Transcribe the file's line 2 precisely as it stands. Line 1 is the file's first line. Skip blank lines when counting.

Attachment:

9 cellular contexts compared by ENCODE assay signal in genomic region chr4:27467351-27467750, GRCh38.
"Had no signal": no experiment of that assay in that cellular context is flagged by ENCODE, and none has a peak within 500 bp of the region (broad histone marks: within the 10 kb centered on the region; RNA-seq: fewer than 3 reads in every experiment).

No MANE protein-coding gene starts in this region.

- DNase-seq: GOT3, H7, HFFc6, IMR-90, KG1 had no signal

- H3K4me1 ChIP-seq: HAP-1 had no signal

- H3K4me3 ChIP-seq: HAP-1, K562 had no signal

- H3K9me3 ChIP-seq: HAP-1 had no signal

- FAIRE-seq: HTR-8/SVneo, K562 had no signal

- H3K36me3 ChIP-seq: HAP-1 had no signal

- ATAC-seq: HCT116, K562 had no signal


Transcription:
"Had no signal": no experiment of that assay in that cellular context is flagged by ENCODE, and none has a peak within 500 bp of the region (broad histone marks: within the 10 kb centered on the region; RNA-seq: fewer than 3 reads in every experiment).